Chocolate and heart health
Wouldn’t it be wonderful if chocolate and heart health went hand in hand. There is so much information lately about the health benefits of chocolate that it is only natural that people get confused.
It is true, that if people only ate pure cocoa, then there might be heart health benefits. The problem is that most people eat processed chocolate bars containing sugar, corn syrup, hydrogenated oils, dairy cream not to mention other “baddies” contained in some fillings. Some of these added ingredients can clog up arteries.
That said, you may be surprised to find out that chocolate isn’t as bad as it was once thought. The fat in chocolate, from cocoa butter contained in premium grade dark chocolate, is comprised of equal amounts of oleic acid (a heart-healthy monounsaturated fat also found in olive oil), stearic and palmitic acids. Stearic and palmitic acids are forms of saturated fat. Saturated fats are linked to increases in LDL-cholesterol and risk for heart disease.
Research indicates that stearic acid appears to have a neutral effect on cholesterol, neither raising nor lowering LDL-cholesterol levels. Palmitic acid on the other hand, does affect cholesterol levels but only comprises one-third of the fat calories in chocolate.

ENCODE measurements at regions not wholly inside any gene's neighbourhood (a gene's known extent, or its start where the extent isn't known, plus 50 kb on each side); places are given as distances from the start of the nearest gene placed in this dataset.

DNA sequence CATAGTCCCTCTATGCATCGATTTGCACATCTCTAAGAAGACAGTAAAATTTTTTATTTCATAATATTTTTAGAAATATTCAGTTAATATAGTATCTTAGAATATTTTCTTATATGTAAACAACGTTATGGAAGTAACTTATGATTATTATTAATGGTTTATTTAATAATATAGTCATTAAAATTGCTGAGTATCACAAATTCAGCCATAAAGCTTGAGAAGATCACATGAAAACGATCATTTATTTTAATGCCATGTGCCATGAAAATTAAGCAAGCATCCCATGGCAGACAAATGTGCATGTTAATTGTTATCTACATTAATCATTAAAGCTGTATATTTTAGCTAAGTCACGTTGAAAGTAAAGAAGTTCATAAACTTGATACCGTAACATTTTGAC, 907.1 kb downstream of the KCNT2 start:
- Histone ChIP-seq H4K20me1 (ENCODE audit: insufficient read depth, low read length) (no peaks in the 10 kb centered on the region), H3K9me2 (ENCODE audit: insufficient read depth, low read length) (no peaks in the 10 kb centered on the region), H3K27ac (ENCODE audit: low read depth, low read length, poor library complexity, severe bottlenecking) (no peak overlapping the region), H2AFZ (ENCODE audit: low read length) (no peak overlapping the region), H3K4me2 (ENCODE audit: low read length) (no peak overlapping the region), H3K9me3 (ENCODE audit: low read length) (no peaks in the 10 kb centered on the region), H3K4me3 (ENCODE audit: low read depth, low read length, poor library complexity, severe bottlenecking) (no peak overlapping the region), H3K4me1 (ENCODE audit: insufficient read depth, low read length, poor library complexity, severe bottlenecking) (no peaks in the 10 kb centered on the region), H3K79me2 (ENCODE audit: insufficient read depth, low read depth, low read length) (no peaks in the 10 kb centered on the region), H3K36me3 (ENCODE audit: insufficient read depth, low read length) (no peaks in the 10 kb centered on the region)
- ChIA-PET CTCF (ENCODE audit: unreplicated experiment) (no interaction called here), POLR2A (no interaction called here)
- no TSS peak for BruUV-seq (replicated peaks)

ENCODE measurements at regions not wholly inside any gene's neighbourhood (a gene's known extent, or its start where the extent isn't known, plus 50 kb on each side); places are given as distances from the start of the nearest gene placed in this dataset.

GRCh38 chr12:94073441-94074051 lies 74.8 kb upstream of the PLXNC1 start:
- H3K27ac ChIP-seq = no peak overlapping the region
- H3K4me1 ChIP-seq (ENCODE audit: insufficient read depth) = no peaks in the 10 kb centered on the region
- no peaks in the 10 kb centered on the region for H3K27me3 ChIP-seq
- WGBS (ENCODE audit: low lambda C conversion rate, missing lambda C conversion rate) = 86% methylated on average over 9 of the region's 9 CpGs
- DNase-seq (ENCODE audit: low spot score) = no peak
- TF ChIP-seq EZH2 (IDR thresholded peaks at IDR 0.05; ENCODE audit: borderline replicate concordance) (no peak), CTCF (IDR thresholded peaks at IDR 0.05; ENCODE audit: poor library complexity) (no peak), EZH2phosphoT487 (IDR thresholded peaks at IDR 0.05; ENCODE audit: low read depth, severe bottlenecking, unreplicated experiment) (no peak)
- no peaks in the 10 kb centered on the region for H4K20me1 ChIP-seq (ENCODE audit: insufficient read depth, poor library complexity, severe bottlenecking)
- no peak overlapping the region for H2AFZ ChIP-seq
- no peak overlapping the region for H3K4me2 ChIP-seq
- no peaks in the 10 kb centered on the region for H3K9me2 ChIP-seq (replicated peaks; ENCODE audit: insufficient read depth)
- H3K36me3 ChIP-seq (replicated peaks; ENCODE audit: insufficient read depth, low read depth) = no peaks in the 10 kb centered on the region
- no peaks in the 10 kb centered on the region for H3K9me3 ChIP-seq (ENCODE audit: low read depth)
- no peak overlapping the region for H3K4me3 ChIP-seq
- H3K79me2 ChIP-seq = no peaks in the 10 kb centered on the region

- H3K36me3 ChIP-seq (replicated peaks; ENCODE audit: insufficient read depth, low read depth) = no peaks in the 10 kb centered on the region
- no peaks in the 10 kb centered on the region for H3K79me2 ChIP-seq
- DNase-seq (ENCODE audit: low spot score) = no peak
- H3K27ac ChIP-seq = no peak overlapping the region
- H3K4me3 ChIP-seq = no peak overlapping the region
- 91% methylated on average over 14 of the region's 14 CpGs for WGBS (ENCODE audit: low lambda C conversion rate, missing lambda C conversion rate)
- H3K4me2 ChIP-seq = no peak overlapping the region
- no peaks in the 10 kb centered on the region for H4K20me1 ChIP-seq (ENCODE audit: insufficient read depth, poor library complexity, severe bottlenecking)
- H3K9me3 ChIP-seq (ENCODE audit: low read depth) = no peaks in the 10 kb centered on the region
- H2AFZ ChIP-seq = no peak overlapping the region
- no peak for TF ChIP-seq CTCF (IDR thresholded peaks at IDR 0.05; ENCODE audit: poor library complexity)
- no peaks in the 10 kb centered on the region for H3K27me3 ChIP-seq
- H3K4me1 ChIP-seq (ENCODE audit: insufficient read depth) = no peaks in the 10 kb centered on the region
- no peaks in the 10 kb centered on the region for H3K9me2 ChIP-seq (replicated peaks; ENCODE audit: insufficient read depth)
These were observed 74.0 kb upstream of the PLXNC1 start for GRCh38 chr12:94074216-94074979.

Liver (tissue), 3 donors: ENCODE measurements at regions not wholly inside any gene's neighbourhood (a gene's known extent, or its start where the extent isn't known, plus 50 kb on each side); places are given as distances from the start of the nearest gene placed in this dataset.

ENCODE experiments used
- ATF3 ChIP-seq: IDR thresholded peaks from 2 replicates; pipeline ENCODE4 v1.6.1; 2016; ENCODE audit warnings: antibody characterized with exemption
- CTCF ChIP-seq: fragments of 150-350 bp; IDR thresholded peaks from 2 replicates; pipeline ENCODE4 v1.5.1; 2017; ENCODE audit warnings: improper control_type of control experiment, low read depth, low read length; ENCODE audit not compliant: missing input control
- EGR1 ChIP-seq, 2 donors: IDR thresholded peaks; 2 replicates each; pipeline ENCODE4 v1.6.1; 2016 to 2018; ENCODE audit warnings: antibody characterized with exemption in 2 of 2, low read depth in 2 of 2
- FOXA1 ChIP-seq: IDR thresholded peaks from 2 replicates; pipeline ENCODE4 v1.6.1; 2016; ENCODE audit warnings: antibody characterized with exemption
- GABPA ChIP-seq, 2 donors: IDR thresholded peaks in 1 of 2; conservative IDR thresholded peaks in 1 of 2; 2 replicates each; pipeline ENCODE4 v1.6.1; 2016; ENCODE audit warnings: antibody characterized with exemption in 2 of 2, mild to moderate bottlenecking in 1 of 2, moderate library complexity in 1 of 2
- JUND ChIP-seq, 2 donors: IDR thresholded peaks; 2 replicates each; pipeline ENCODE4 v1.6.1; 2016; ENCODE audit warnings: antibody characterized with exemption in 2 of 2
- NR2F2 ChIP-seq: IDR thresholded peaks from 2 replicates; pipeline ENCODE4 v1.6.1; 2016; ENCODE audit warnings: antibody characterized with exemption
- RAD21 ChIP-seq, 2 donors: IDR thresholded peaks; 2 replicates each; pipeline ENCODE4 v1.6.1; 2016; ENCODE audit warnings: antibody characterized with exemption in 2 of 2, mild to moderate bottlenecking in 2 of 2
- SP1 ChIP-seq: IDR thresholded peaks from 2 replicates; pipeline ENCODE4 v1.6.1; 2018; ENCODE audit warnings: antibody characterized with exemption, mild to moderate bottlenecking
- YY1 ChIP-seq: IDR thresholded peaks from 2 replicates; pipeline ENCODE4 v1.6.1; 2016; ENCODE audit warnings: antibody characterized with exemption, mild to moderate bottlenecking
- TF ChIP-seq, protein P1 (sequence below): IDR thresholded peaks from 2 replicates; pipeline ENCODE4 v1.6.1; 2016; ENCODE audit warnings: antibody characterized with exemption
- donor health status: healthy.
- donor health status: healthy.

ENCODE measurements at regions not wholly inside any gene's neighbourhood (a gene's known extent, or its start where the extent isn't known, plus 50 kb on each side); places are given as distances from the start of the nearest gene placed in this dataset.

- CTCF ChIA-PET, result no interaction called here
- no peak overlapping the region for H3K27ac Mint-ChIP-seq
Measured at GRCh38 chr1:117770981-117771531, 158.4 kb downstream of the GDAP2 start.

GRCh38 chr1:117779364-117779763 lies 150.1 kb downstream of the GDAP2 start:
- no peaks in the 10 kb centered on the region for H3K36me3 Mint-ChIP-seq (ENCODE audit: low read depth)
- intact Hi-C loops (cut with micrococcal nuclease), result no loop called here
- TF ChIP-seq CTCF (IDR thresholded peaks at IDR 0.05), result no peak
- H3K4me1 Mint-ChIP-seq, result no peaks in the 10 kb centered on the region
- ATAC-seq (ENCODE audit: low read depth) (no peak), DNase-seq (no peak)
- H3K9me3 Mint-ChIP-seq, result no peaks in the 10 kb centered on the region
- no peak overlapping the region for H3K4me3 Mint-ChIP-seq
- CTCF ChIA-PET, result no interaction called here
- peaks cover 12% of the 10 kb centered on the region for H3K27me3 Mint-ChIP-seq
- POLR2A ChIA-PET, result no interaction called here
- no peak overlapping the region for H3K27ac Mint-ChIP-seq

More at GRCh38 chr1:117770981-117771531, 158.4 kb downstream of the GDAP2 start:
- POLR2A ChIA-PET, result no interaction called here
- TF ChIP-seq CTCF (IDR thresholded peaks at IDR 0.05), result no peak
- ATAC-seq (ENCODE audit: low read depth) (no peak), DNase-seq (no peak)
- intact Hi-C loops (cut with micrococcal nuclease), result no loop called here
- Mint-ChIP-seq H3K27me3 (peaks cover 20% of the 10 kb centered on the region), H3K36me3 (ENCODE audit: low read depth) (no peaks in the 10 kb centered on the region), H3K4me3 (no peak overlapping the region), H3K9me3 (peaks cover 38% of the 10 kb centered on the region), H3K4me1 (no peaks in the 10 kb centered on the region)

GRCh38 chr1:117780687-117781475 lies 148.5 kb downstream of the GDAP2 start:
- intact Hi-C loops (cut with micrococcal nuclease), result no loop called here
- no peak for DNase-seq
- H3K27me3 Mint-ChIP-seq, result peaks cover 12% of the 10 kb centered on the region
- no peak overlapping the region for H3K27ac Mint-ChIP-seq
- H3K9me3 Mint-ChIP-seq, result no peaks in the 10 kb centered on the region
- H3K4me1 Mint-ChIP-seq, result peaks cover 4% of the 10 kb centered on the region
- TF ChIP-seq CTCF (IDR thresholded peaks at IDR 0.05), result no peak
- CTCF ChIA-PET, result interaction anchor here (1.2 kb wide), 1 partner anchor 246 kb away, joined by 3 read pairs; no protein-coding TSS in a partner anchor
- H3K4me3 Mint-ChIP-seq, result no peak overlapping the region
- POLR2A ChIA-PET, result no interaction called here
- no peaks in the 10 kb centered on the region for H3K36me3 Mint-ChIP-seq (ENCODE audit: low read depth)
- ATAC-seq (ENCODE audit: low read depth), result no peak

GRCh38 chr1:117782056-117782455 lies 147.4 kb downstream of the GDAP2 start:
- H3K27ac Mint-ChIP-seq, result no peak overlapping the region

Milk chocolate may not be so heart healthy
However, when milk chocolate or lower grade chocolate is consumed, part of the total fat content of chocolate comes from milk fat or various other types of fat contained in the processed chocolate, which do adversely affect cholesterol levels.
Despite all the good news on cocoa not raising LDL cholesterol, even dark chocolate is a very calorie-dense food, so while the fat content may not invite heart disease or clogging of the arteries, its regular consumption will add a lot of extra calories to someone's daily total. In fact, many chocolate bars list sugar as the number one ingredient.
So is the combination of chocolate and heart health just another cholesterol myth?
Concerning cholesterol, new and yet-to-be-published studies are showing that antioxidants in chocolate, in particular dark chocolate and cocoa powder, may increase "good" (HDL) cholesterol levels by as much as 10 percent.
In the studies, subjects ate 22 grams of cocoa powder and 16 grams of dark chocolate every day The result: Their "bad" (LDL) cholesterol was less susceptible to oxidation, a process that normally leads to artery-clogging plaques. While many people take vitamins and other antioxidants to help prevent plaque development, the study shows that cocoa could help.
In summary, whether chocolate and heart health do walk hand in hand is still an open topic, however, in moderation it won’t do your heart any harm, however, watch those calories. Most of all, enjoy it cause it tastes so good!
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